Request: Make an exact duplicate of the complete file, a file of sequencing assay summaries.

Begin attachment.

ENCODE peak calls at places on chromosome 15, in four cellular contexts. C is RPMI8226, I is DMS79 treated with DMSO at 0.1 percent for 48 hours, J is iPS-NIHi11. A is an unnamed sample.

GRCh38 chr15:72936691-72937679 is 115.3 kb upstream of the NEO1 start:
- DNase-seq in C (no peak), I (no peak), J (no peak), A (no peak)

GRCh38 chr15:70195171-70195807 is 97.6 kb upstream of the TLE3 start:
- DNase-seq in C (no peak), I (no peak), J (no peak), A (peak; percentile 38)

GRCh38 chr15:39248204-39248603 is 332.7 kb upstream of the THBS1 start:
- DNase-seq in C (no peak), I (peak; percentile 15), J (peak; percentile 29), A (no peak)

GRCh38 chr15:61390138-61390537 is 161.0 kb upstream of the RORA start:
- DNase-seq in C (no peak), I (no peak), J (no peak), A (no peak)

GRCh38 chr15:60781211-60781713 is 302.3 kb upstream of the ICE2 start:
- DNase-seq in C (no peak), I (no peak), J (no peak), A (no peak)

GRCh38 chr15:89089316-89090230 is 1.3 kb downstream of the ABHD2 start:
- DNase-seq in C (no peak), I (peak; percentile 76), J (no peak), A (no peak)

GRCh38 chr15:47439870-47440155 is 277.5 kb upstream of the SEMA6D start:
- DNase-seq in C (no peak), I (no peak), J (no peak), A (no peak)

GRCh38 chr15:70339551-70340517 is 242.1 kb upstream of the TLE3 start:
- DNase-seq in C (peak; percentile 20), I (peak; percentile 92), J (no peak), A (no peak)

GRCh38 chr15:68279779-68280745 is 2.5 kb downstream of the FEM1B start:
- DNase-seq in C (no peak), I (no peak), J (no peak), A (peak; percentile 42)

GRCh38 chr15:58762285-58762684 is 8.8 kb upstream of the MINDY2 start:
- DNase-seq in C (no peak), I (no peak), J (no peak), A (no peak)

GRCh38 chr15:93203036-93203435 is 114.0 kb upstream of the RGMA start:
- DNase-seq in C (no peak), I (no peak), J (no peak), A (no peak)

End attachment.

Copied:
ENCODE peak calls at places on chromosome 15, in four cellular contexts. C is RPMI8226, I is DMS79 treated with DMSO at 0.1 percent for 48 hours, J is iPS-NIHi11. A is an unnamed sample.

GRCh38 chr15:72936691-72937679 is 115.3 kb upstream of the NEO1 start:
- DNase-seq in C (no peak), I (no peak), J (no peak), A (no peak)

GRCh38 chr15:70195171-70195807 is 97.6 kb upstream of the TLE3 start:
- DNase-seq in C (no peak), I (no peak), J (no peak), A (peak; percentile 38)

GRCh38 chr15:39248204-39248603 is 332.7 kb upstream of the THBS1 start:
- DNase-seq in C (no peak), I (peak; percentile 15), J (peak; percentile 29), A (no peak)

GRCh38 chr15:61390138-61390537 is 161.0 kb upstream of the RORA start:
- DNase-seq in C (no peak), I (no peak), J (no peak), A (no peak)

GRCh38 chr15:60781211-60781713 is 302.3 kb upstream of the ICE2 start:
- DNase-seq in C (no peak), I (no peak), J (no peak), A (no peak)

GRCh38 chr15:89089316-89090230 is 1.3 kb downstream of the ABHD2 start:
- DNase-seq in C (no peak), I (peak; percentile 76), J (no peak), A (no peak)

GRCh38 chr15:47439870-47440155 is 277.5 kb upstream of the SEMA6D start:
- DNase-seq in C (no peak), I (no peak), J (no peak), A (no peak)

GRCh38 chr15:70339551-70340517 is 242.1 kb upstream of the TLE3 start:
- DNase-seq in C (peak; percentile 20), I (peak; percentile 92), J (no peak), A (no peak)

GRCh38 chr15:68279779-68280745 is 2.5 kb downstream of the FEM1B start:
- DNase-seq in C (no peak), I (no peak), J (no peak), A (peak; percentile 42)

GRCh38 chr15:58762285-58762684 is 8.8 kb upstream of the MINDY2 start:
- DNase-seq in C (no peak), I (no peak), J (no peak), A (no peak)

GRCh38 chr15:93203036-93203435 is 114.0 kb upstream of the RGMA start:
- DNase-seq in C (no peak), I (no peak), J (no peak), A (no peak)